The arguments about whether there were 28 or 50 men who fought here, or whether the tanks destroyed were 14 or 20 in number do not matter. The important thing is that these facts showed that German tanks could be destroyed. And, for the first time in the war, a Panzer division started to retreat.

A few days later, on 6 December, Marshal Zhukov began the counteroffensive. For the first time since June 1941, with the front strengthened by the arrival of Siberian troops, and with new weaponry such as the T-34 tanks and Katyusha rocket launchers, it was possible to initiate an attack, rather than just carrying out defensive tactical operations. By 7 January 1942, the Nazi troops had retreated 250km.

The Battle of Moscow was the first battle lost by the Reich to any European army. The legend of the invincibility of Hitler’s armies was shattered at the gates of Moscow. According to German historians, the casualties of the German army in Operation Typhoon amounted to 450,000 men.

The feat of the 28 is remembered in an old song that became Moscow’s anthem in 1995. “Let us remember that harsh autumn, the noise of the tanks and the gleam of the bayonets. In our hearts the 28 will live, the best of your children. The enemy will never get you to bow your head. My dear capital, my golden Moscow.”

Today, from the small Dubosekovo station, I walk along the Volokolamsk highway. Just 300 metres away, on the north side of my path, there is a huge sculpture more than 30 metres high commemorating the feat of the 28.

At the feet of these huge men of different ethnic groups, colourful wreaths of flowers are placed. Some people are walking among these giants. Behind them, again, the immense plain stretches to the horizon, the view only broken by the birch trees that seem somehow to multiply this sculptural group.

On the other side of the road, the south side, a group of trenches are preserved that can be easily accessed with some explanatory plaques in between. A couple walks among them with their children of about 4 and 6 years old. The mother patiently reads the different plaques to them, talks to them about soldiers in a soft and calm voice.

Children play and jump between trenches as if they were swings. Their cheerful voices make me smile. I think of the very different use they are making of these corridors surrounded by dirt and with small protective spaces that serve as temporary hiding places for their parents.

A little one with a still wobbly walk on this stony ground laughs out loud when he finds his older brother in one of these holes and then keeps running after him. The older one climbs out of the trenches and jumps back inside under the watchful eye of his father. The other, like all younger brothers, tries to imitate the older one. His height does not allow him to climb alone.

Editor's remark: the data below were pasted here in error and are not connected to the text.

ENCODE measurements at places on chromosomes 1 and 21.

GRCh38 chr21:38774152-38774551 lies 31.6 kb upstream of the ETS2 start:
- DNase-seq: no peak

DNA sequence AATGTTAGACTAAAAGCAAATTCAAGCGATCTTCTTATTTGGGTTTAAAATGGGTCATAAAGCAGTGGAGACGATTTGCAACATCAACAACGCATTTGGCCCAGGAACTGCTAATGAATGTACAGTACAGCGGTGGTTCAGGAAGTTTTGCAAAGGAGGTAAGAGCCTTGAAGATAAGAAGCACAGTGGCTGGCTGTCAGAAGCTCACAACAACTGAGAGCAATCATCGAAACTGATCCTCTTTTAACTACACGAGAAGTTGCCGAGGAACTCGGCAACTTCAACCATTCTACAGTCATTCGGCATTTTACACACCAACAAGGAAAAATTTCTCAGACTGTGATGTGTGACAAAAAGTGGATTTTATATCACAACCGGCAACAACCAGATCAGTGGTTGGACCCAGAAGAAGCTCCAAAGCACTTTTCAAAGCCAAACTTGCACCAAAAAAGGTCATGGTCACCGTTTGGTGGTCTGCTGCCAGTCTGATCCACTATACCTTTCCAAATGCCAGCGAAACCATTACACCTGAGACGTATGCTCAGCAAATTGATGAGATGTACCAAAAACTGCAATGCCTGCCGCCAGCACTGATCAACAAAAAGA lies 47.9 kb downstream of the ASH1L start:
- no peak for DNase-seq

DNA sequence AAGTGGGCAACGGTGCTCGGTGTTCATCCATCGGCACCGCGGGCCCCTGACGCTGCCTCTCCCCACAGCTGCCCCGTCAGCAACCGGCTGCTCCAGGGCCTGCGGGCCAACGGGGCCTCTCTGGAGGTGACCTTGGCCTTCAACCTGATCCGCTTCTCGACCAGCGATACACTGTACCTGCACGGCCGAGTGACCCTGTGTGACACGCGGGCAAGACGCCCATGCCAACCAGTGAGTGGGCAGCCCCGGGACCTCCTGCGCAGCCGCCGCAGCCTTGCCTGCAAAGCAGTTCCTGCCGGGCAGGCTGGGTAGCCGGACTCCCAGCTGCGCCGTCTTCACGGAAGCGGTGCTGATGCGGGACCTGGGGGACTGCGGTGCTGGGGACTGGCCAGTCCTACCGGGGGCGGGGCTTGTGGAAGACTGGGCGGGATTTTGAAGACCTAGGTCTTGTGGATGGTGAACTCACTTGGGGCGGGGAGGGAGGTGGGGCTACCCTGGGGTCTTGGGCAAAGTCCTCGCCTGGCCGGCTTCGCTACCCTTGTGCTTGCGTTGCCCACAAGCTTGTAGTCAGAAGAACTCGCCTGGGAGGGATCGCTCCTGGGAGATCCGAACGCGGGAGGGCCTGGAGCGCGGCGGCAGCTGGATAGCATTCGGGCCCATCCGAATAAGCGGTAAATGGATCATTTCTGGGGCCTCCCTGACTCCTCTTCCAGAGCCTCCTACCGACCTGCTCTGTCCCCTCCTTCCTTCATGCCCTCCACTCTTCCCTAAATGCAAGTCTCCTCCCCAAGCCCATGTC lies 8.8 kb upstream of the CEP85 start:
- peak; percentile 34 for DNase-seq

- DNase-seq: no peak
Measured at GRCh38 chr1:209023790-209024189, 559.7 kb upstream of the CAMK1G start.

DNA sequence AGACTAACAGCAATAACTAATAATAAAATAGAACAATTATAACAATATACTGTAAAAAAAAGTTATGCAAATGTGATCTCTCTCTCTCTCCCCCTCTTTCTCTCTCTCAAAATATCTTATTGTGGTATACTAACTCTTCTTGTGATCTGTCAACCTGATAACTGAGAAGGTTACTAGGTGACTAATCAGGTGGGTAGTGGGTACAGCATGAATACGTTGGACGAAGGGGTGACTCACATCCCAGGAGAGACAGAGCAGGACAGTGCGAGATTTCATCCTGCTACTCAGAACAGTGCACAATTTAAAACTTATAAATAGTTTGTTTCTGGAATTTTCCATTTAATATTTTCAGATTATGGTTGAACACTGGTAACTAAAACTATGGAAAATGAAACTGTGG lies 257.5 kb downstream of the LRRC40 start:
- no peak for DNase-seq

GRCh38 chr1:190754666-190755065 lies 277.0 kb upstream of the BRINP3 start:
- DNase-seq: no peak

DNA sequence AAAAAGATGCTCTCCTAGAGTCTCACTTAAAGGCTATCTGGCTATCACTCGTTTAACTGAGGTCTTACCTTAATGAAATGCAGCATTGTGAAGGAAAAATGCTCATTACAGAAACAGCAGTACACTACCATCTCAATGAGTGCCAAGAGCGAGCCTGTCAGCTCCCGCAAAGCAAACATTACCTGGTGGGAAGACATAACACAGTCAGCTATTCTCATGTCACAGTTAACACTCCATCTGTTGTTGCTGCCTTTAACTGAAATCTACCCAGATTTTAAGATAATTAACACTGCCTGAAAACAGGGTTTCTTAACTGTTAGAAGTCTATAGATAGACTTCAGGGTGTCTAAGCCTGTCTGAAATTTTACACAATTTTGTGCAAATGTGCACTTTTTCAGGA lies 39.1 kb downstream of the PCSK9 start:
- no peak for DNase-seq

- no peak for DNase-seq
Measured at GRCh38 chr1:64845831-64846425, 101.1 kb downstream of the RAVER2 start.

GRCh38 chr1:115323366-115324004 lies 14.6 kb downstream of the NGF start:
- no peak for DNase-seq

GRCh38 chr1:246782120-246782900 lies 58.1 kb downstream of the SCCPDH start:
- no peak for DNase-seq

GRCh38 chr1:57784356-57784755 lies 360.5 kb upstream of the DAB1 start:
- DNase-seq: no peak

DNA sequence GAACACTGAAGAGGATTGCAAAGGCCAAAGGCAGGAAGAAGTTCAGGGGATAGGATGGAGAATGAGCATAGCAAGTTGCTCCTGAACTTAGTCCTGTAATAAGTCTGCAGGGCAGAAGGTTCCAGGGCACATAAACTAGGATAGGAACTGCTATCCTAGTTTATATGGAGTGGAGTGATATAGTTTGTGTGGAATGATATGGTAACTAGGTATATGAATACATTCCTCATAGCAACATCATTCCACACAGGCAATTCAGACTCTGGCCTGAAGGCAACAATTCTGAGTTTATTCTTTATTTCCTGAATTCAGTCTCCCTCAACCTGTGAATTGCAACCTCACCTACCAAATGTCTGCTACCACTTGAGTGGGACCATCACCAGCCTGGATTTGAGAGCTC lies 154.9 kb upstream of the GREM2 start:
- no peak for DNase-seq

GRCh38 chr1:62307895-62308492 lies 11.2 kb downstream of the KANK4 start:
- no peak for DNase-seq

It’s hot. The father takes off a light jacket that he is wearing. He keeps it in a backpack that he keeps on the floor while he takes out a bottle of water to give the little one a drink. The boy laughs as he jumps and climbs back up with his father’s help.

A white and blue striped t-shirt with wide straps exposes the father’s arms, arms that the child uses to play and swing. The older brother joins the group. At the second jump and speaking a few words that I cannot hear from where I am, the boy searches in his father’s backpack. When he stands up, I see that he is carrying a toy gun in his hand.

After a cry, between surprise and joy, the little one stops jumping and puts his hands in the same bag. He searches and loudly announces the great find that he has in his hands. The gun is too big for the boy’s hand but he grips it tightly.

With a delicate movement the father picks up the little boy and carries him to the southern end of the trench. There, at the peak of that earth shelter, he teaches him to protect himself while the boy aims at an imaginary enemy. The older brother, attentive to the father’s words, does the same. In the background, the birch trees watch over the children’s play.

I’ve been lucky with the weather. Another picnic and another magnificent summer day. I start the return to Moscow from the famous ‘Dubosekovo crossing’, where the railway line crosses the Volokolamsk highway – where men die and legends are born.

Following the Volokolamsk road, at a distance of approximately 1km from the monument, is the tomb honouring the 28 heroes. Major General Ivan Panfilov is buried in the Novodevichy cemetery convent in Moscow together with Lev Dovator (cavalry) and Viktor Talalijin in a monument dedicated to the ‘Heroes of Moscow’.